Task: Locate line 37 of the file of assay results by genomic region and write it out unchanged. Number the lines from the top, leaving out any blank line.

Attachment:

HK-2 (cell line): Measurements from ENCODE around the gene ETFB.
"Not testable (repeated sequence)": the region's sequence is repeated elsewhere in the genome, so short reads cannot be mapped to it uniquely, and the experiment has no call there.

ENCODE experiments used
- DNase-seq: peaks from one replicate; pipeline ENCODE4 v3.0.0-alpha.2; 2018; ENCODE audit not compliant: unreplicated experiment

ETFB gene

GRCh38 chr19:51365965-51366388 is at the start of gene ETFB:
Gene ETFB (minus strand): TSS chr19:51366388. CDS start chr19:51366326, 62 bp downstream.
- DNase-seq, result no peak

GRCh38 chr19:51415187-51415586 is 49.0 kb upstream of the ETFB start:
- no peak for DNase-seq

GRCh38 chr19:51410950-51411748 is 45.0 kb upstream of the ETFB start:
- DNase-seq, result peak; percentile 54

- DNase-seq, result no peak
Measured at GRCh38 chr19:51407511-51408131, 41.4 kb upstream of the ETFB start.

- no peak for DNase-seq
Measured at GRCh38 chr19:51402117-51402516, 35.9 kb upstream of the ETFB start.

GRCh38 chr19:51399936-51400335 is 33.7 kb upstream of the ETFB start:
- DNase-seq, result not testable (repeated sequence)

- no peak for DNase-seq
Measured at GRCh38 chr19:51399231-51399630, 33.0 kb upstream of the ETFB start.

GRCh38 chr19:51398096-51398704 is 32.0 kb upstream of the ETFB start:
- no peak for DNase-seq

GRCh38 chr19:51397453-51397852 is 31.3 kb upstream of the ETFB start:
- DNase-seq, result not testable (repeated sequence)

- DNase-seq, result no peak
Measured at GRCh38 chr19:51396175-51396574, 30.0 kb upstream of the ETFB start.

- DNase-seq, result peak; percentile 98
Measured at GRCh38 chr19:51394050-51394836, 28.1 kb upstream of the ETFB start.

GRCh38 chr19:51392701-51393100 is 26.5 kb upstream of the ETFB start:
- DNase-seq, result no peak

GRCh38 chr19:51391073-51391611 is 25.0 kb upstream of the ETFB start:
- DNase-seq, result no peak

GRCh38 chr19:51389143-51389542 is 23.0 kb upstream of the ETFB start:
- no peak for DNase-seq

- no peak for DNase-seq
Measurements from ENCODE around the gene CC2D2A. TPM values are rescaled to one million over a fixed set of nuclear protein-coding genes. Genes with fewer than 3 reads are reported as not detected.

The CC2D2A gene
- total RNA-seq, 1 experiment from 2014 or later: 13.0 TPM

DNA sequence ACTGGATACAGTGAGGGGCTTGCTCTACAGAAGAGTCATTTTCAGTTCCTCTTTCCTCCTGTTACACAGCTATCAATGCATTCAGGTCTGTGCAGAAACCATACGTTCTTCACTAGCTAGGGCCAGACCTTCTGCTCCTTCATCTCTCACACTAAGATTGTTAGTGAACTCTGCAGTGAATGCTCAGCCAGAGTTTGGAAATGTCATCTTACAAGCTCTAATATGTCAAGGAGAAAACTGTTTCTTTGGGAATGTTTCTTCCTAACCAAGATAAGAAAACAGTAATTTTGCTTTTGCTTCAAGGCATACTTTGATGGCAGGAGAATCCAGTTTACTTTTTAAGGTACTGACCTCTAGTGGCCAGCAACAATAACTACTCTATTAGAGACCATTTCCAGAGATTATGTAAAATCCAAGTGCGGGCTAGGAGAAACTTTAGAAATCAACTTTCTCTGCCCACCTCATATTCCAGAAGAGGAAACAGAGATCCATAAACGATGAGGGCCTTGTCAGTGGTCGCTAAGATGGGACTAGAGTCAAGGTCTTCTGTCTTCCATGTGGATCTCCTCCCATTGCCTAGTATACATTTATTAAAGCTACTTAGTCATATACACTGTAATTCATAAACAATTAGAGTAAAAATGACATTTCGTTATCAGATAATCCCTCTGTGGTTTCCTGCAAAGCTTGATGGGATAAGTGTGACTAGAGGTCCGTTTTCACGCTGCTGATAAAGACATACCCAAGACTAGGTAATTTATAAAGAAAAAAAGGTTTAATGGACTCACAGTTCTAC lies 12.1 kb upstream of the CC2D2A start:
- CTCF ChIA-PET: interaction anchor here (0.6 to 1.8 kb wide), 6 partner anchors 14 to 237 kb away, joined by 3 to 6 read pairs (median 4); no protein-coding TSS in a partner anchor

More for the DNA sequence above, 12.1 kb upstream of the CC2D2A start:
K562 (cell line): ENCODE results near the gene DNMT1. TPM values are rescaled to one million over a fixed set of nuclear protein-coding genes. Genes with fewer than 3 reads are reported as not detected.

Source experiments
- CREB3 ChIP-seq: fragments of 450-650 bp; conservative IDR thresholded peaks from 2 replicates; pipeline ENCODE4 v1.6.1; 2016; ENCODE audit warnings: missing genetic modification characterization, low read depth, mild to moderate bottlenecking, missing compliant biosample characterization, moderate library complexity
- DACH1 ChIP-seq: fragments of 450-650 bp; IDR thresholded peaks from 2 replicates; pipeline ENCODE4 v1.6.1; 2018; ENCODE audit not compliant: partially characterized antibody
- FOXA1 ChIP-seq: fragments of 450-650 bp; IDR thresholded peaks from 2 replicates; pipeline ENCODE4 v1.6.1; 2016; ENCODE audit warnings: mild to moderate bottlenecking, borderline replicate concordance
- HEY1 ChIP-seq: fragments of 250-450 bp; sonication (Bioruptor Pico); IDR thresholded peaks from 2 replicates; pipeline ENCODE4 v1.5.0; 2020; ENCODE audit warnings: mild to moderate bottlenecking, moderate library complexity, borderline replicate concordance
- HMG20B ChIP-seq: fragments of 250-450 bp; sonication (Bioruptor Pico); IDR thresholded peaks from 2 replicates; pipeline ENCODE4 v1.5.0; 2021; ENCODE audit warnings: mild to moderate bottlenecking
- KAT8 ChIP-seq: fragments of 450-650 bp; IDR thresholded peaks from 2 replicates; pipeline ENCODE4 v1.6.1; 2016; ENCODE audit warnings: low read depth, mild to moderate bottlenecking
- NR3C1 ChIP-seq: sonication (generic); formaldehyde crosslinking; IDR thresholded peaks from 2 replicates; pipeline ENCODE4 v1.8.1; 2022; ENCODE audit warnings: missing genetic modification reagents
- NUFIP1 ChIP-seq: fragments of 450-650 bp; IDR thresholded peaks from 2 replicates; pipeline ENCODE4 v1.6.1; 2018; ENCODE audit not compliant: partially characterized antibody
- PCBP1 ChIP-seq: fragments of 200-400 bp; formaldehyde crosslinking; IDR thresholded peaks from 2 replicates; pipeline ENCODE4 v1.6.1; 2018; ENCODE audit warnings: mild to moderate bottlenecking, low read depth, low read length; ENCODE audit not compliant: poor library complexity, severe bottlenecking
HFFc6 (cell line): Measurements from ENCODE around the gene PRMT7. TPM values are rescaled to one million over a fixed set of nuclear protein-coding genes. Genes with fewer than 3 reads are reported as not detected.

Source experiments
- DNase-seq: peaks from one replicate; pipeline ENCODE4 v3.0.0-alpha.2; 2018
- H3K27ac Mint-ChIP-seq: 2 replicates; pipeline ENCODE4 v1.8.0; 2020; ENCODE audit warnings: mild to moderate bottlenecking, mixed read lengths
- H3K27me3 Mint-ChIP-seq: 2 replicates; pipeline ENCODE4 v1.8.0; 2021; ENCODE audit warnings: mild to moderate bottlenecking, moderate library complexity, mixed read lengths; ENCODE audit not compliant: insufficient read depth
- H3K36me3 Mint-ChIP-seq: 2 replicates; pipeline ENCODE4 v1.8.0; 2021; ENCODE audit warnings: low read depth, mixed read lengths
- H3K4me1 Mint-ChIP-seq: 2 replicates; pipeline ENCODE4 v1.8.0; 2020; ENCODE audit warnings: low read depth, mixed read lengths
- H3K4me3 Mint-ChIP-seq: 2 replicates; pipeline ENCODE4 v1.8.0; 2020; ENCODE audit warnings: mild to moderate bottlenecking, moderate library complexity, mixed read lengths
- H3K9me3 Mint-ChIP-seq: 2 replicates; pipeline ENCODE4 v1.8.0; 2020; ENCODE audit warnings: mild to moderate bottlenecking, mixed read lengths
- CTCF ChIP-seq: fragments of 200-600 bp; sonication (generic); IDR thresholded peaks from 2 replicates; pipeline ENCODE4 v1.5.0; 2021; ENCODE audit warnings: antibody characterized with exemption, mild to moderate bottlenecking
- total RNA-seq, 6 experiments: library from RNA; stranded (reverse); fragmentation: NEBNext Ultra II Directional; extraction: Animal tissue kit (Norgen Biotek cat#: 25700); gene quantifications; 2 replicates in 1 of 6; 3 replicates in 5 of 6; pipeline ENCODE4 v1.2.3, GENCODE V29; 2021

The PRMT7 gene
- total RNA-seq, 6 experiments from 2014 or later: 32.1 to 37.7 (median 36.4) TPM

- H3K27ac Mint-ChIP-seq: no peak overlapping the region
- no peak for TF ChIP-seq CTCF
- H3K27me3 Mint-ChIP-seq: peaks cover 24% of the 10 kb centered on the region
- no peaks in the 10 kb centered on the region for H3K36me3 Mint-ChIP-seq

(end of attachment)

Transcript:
The CC2D2A gene